Dec 3, 2021

Anton Glotser, CEO of DelNorte, spoke to Irish Tech News about his work in Honduras, where he has set out to decentralise record-keeping technology for the countries real estate and land.

Anton Glotser, CEO of DelNorte, spoke to Irish Tech News about his work in Honduras, where he has set out to decentralise record-keeping technology for the countries real estate and land.

He explains why the technology has taken so long to take off and what impact global politics has on the speed at which decentralised record-keeping technology is implemented as well as how transparent it will make property ownership.

Q&A With Anton Glotser, CEO of DelNorte

Q: You’ve tapped into a problem and that’s paper contracts aren’t corruption-proof. Starting in Honduras you’ve set out to decentralise record-keeping technology for the country’s real estate and land, which is designed to instil trust in the authenticity of digital transactions.

Give us a little background leading up to how you got there and what phase DelNorte is in with the government-supported project.

A: Since the launch of the Honduras National Financial Inclusion Strategy (2016 – 2020) (ENIF – in Spanish) as of October 2015, progress has been made in several areas that have facilitated the advancement of financial inclusion but there is still quite a bit of work to be made to educate the overall population.

When analyzing the financial market and its interaction with the customers of the financial system, the ENIF establishes that the demand is being affected by two great elements: mistrust and lack of financial literacy, which in turn, generate the barriers that block financial inclusion.

For some of the population, the land where their family have cultivated is perceived as a valuable and bankable asset. But it is highly challenging to establish that worth because the systems are either outdated and or there is little information about the legal procedures for the acquisition of property deeds.

Ensuring land titles are on a blockchain creates reassurance. Blockchain is a new mechanism of trust with the ability to deliver significant productivity gains to multiple industries, in fact, the IFC has said that merging markets may be poised for more rapid adoption of blockchain due to their underbanked populations, higher banking risks, and lower bank penetration. And blockchain may be critical to mitigating the de-risking by financial institutions that is impacting emerging markets.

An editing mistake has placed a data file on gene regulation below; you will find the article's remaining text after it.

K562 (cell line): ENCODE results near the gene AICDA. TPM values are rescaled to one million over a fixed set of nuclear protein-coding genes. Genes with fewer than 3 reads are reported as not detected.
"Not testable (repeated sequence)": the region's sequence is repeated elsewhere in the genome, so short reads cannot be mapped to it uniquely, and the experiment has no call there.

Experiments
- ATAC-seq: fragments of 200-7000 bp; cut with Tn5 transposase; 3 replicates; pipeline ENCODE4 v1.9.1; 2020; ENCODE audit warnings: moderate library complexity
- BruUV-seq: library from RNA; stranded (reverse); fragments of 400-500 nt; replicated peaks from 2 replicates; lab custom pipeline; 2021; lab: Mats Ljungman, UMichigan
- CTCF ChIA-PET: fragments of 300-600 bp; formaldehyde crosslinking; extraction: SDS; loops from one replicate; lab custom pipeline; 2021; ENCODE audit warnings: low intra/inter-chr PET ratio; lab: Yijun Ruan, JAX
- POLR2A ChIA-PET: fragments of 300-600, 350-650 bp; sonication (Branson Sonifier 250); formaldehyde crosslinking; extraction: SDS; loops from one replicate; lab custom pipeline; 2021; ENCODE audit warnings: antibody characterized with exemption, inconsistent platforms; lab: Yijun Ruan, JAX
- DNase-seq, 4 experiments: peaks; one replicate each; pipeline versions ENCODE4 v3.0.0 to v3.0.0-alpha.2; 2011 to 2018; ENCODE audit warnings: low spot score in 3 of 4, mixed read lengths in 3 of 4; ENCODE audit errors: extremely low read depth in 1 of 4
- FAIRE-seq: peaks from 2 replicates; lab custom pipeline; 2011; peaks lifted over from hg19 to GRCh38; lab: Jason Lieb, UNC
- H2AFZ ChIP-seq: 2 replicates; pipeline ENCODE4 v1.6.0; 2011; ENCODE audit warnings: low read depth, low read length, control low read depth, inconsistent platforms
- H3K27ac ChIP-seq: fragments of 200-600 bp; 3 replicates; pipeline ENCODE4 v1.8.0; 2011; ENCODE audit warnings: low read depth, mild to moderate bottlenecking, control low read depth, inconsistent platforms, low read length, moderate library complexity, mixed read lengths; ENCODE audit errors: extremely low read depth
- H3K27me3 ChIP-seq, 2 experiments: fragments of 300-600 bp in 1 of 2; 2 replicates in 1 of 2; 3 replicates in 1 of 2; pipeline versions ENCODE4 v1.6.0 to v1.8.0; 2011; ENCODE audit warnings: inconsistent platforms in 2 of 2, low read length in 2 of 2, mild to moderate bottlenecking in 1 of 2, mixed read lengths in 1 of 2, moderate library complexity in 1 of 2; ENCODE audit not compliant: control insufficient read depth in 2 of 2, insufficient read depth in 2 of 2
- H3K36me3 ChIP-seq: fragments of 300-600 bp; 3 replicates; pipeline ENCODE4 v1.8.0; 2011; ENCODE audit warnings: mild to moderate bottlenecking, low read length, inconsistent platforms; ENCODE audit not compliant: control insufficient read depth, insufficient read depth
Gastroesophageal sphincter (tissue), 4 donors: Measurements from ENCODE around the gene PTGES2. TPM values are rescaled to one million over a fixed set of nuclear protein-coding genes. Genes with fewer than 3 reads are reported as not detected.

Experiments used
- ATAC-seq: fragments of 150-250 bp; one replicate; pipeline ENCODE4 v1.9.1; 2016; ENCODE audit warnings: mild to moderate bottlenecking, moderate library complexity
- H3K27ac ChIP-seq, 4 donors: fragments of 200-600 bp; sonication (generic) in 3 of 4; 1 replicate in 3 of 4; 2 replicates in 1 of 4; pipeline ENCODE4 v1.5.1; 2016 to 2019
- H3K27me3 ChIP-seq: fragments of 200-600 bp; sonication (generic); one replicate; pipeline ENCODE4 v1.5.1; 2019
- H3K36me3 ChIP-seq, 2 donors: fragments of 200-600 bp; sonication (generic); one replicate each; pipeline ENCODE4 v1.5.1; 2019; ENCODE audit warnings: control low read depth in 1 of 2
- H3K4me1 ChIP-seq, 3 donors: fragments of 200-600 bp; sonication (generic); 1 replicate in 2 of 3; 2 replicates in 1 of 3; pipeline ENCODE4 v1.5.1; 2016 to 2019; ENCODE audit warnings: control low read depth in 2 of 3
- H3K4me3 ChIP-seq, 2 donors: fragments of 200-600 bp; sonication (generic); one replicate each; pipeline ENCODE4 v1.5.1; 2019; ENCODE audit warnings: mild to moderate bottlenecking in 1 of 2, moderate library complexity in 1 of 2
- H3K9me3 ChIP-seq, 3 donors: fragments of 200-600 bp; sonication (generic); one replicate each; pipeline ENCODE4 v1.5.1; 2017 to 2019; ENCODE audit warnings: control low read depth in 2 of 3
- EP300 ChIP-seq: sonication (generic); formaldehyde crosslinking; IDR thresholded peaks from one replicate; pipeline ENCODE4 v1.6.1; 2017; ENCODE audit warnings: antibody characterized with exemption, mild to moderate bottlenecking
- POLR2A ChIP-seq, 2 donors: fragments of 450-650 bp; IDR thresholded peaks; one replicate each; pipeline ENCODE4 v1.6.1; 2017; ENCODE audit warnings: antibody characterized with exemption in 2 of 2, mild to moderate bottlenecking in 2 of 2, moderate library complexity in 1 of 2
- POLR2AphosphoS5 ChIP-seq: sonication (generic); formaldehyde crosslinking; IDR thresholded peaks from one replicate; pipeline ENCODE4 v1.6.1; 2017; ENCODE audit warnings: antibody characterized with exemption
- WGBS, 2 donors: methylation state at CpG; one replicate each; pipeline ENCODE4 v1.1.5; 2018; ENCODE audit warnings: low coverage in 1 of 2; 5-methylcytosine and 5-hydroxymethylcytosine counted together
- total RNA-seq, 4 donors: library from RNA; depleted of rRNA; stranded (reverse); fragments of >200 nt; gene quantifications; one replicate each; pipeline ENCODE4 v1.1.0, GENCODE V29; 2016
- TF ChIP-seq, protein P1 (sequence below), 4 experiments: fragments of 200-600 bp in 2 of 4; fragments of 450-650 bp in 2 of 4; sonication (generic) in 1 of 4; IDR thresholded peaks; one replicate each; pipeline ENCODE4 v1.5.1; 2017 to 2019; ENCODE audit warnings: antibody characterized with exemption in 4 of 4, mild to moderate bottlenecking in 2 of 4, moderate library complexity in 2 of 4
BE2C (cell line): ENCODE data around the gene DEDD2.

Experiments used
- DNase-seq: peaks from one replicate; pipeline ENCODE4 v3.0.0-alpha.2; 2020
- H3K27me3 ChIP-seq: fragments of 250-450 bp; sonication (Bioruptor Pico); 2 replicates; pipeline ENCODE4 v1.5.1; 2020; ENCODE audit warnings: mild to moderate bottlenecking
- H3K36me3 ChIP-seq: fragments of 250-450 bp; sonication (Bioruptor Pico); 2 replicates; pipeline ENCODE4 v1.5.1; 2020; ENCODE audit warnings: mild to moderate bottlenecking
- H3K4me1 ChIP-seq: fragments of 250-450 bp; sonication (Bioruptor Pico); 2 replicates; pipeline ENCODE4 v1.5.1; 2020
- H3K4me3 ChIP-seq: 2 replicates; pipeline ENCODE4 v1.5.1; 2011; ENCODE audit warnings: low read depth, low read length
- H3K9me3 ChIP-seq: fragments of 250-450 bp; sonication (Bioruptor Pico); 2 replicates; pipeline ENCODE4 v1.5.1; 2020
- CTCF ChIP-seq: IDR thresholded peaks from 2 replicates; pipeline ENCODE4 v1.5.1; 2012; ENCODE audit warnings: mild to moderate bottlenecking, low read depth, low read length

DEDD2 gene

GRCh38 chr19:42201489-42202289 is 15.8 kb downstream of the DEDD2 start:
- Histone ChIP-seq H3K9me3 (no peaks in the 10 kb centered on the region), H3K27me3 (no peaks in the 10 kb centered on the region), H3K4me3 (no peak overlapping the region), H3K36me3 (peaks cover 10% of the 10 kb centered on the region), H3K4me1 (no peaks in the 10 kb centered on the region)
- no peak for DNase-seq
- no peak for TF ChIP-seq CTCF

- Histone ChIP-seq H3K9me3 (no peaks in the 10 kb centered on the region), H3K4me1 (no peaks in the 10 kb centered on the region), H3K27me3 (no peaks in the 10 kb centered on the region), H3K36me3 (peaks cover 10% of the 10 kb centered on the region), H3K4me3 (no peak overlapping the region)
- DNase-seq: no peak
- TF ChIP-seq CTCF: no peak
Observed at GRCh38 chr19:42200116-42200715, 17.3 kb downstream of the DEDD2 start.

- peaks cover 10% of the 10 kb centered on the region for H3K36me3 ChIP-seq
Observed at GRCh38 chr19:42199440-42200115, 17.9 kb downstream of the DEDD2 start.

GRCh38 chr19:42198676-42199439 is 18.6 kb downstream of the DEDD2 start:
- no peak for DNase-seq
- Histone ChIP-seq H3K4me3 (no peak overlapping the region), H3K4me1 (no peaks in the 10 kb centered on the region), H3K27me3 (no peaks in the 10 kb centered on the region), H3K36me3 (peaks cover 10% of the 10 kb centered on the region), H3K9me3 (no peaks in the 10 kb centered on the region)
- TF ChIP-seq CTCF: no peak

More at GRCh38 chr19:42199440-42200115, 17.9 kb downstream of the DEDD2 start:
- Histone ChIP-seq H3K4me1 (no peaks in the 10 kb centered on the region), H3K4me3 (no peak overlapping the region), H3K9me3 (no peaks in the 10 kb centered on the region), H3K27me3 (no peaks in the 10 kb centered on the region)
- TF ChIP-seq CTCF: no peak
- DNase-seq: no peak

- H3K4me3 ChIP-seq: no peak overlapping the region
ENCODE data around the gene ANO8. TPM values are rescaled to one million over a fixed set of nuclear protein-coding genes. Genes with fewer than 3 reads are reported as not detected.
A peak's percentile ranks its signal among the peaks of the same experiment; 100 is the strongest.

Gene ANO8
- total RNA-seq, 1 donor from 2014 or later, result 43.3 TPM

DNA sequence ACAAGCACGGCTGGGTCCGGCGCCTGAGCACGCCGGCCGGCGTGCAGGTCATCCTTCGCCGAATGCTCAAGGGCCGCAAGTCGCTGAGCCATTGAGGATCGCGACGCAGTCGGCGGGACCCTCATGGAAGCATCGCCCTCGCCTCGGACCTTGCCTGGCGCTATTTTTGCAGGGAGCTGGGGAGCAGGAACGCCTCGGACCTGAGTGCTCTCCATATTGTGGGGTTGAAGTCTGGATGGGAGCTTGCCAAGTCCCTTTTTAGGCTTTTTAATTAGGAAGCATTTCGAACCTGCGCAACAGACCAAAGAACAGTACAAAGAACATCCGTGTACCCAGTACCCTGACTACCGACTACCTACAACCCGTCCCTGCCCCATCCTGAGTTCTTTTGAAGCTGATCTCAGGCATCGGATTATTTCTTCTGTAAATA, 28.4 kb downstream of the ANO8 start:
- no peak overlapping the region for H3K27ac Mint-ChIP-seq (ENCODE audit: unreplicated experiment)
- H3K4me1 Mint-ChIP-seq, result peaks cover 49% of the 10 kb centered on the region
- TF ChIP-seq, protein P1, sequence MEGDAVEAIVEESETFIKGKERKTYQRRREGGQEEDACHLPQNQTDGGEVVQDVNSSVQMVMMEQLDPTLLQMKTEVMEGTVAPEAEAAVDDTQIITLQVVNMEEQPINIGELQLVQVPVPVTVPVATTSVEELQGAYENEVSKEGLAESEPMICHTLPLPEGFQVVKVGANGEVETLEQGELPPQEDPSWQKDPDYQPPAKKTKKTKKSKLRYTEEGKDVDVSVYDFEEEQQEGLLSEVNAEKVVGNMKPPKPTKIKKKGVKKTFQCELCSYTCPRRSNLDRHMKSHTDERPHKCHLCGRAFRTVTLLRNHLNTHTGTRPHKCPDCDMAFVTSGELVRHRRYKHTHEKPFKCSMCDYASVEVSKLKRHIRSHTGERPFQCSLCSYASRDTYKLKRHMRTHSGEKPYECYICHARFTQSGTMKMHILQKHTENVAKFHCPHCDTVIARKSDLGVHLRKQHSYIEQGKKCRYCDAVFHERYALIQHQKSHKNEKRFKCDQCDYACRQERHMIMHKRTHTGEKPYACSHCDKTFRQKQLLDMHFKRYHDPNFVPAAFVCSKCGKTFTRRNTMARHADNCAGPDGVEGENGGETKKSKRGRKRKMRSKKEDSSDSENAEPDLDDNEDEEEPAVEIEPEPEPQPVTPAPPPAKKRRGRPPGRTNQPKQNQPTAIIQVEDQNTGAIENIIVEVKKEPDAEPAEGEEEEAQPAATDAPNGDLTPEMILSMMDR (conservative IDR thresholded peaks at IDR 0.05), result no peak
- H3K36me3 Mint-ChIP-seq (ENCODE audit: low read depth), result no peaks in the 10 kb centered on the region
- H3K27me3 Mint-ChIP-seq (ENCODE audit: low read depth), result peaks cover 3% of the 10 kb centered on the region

Honduras has been considered for many years as a paradise in the middle of Central America. Its central location, the high investment in roads, and numerous airports allow efficient transportation to and throughout the country, with easy access to islands, beaches, mountains, traditional towns, cities, and much more.

The low cost of living compared to developed countries has also generated high interest among people of retirement age seeking to enjoy a life of comfort.

Since 2018 we were having meetings with government officials, developing relationships, providing fact-based evidence, the first contract to digitise the deeds and titles was awarded. Our pilot project was built and will be up and running in Honduras in late January 2022. It’s an important moment in the history of Honduras with a female-led administration. We anticipate a progressive move towards tech-based investors like DelNorte TerraVision.

Q: What are the implications for real estate and land development where proof of ownership is always in question? Implications for owners, investors, and also governments at a global scale?

A: The benefit of having your titles on the blockchain is the data becomes transparent and immutable. As this data is already public information, the public exposure of who owns what should not be a hindrance to owners.

The difference of having a paper document and a digital one that records all activities on a decentralised ledger (aka blockchain) is that any and all changes to the data are recorded and owners of the digital document (NFT title) can authorise and see the changes in real time, so fraud and forgery become virtually impossible.

Increasing news about Latin American’s acceptance of blockchain technology and digitising real estate transactions like the announcement that “La Haus, a Latin American property tech startup backed by Bezos Expeditions, will accept Bitcoin for real estate transactions through its app” is a good sign. It means that people are becoming more educated about the tech and they see the benefit.

Q: Why has it taken so long to take off since the technology has been around for a while now?

A: Well it is true the technology has been around for over a decade, while most people have probably heard about bitcoin and maybe ethereum since 2017, I think the sentiment that this is the technology of the future rather than volatile currency has only now in 2021 begun to change.